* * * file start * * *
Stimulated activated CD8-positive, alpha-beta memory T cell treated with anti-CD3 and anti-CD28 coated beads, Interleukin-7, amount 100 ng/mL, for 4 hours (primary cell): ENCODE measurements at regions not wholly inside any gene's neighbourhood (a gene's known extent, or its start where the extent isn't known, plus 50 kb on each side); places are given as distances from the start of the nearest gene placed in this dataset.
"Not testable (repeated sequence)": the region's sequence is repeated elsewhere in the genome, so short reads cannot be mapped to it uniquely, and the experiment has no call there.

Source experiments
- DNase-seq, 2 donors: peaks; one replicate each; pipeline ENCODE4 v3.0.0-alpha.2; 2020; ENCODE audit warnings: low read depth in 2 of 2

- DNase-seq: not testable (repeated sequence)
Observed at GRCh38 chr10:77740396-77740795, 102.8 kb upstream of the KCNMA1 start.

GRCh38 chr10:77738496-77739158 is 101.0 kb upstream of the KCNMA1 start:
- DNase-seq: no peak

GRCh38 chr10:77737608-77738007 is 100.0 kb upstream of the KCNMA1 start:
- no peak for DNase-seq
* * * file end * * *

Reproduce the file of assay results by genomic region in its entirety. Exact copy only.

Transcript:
Stimulated activated CD8-positive, alpha-beta memory T cell treated with anti-CD3 and anti-CD28 coated beads, Interleukin-7, amount 100 ng/mL, for 4 hours (primary cell): ENCODE measurements at regions not wholly inside any gene's neighbourhood (a gene's known extent, or its start where the extent isn't known, plus 50 kb on each side); places are given as distances from the start of the nearest gene placed in this dataset.
"Not testable (repeated sequence)": the region's sequence is repeated elsewhere in the genome, so short reads cannot be mapped to it uniquely, and the experiment has no call there.

Source experiments
- DNase-seq, 2 donors: peaks; one replicate each; pipeline ENCODE4 v3.0.0-alpha.2; 2020; ENCODE audit warnings: low read depth in 2 of 2

- DNase-seq: not testable (repeated sequence)
Observed at GRCh38 chr10:77740396-77740795, 102.8 kb upstream of the KCNMA1 start.

GRCh38 chr10:77738496-77739158 is 101.0 kb upstream of the KCNMA1 start:
- DNase-seq: no peak

GRCh38 chr10:77737608-77738007 is 100.0 kb upstream of the KCNMA1 start:
- no peak for DNase-seq